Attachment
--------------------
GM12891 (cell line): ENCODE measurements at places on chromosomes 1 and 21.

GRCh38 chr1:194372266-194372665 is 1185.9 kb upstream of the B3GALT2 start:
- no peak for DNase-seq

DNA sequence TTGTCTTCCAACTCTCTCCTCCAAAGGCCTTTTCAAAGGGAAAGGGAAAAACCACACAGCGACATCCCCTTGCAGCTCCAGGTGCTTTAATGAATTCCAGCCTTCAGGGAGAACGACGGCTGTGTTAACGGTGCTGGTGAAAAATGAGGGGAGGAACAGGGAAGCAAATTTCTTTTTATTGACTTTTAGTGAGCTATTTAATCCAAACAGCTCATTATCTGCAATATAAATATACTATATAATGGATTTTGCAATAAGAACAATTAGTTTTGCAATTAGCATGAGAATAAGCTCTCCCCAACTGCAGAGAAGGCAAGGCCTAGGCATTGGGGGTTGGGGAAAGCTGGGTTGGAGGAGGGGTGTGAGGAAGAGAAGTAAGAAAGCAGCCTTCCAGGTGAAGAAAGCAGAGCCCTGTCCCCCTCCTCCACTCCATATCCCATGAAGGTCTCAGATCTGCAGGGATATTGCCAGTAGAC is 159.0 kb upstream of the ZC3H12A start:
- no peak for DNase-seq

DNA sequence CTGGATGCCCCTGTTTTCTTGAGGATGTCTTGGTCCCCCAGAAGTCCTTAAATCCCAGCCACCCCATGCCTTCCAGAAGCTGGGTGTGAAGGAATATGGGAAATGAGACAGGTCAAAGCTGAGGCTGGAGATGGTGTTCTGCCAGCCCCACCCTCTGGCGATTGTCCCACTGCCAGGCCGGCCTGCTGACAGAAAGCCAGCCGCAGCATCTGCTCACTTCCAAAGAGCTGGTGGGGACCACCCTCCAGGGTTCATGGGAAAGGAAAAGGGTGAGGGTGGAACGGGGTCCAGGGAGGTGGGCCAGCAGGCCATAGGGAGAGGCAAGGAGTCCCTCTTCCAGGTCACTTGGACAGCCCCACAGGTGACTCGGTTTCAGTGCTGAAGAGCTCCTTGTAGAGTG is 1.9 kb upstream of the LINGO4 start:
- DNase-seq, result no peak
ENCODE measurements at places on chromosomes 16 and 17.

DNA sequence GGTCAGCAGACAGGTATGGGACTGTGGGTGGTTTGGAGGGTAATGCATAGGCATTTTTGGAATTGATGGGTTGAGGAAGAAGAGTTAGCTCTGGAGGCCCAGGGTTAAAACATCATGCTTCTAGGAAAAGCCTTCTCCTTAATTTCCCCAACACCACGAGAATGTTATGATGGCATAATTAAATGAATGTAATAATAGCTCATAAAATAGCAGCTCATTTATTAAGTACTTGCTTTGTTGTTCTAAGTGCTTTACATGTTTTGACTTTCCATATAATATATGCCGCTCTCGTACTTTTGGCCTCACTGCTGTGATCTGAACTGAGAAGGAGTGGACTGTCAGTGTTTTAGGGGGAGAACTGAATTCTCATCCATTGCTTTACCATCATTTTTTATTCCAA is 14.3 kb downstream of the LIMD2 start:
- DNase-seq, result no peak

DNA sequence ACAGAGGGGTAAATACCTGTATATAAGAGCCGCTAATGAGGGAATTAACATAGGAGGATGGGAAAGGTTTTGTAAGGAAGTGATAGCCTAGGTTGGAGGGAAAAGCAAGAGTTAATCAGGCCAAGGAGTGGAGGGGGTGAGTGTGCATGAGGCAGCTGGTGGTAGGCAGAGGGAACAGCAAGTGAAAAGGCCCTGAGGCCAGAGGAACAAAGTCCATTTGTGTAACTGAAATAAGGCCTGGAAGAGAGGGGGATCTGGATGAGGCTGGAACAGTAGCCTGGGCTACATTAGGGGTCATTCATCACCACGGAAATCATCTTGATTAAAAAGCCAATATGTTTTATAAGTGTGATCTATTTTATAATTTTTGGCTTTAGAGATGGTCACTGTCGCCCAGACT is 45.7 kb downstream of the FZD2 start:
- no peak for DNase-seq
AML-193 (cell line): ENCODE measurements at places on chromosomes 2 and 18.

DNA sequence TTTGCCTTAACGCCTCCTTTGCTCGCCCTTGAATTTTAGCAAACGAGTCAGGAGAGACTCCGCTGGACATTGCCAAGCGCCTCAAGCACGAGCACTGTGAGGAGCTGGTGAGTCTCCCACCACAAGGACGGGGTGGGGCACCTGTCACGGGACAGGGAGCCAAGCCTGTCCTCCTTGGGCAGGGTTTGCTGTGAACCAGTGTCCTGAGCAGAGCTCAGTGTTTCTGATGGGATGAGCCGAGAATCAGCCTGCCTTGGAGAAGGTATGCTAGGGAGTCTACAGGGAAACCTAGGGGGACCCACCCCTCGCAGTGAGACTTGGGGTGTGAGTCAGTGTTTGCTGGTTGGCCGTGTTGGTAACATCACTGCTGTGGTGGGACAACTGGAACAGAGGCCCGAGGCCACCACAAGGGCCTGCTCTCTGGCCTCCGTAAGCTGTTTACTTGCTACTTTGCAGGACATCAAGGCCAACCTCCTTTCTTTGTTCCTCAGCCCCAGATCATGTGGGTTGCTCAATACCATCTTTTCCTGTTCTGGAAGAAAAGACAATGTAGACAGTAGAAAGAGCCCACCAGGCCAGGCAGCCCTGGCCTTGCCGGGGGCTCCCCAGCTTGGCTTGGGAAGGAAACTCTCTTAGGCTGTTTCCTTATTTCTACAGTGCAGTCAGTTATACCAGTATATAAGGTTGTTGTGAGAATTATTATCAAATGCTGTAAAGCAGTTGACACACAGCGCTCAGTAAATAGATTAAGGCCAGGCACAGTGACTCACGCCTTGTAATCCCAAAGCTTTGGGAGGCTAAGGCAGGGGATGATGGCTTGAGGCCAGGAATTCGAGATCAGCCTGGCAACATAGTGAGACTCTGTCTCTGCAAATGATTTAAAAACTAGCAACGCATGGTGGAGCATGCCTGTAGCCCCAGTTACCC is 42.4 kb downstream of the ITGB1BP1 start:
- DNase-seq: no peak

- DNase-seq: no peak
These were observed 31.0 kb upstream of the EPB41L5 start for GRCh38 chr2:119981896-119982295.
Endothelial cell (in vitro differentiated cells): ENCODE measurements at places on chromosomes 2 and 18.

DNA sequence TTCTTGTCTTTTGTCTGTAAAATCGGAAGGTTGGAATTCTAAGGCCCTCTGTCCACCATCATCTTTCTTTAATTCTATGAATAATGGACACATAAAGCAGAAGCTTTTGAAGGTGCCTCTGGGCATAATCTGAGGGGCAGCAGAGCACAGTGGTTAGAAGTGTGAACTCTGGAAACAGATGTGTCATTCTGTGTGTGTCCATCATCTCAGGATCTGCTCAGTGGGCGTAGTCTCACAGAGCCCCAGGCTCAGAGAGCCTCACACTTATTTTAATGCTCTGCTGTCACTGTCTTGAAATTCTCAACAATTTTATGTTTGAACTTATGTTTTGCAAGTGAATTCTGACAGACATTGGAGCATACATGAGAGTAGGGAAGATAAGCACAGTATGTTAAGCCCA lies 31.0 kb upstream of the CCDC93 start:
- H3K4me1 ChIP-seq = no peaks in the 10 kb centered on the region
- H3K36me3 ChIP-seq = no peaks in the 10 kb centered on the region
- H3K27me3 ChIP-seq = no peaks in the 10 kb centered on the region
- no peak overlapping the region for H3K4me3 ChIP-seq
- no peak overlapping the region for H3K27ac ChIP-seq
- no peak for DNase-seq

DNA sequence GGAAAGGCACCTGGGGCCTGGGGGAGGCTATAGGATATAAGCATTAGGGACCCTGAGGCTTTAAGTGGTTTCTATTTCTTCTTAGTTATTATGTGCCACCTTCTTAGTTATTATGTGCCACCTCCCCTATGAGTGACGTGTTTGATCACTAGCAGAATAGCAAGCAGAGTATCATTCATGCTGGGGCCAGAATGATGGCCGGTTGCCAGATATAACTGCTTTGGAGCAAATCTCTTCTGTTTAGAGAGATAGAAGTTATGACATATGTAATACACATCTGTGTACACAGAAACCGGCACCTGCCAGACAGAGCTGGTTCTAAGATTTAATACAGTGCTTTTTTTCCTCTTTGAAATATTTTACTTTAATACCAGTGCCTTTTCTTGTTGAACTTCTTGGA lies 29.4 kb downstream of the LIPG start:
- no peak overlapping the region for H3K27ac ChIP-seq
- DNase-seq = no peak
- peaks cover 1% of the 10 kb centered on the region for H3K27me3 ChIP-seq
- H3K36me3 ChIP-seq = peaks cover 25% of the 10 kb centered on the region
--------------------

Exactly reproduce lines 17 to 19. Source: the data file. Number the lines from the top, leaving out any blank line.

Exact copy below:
These were observed 31.0 kb upstream of the EPB41L5 start for GRCh38 chr2:119981896-119982295.
Endothelial cell (in vitro differentiated cells): ENCODE measurements at places on chromosomes 2 and 18.

DNA sequence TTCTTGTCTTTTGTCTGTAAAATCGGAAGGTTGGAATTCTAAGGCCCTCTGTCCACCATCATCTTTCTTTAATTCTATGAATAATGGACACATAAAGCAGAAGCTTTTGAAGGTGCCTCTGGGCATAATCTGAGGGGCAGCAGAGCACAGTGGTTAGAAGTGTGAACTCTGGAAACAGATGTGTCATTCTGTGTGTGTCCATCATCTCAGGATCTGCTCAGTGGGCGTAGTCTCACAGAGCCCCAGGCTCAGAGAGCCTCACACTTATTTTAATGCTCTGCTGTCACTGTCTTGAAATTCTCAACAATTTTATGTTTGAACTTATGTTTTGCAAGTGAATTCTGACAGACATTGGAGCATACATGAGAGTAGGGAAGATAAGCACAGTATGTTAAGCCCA lies 31.0 kb upstream of the CCDC93 start: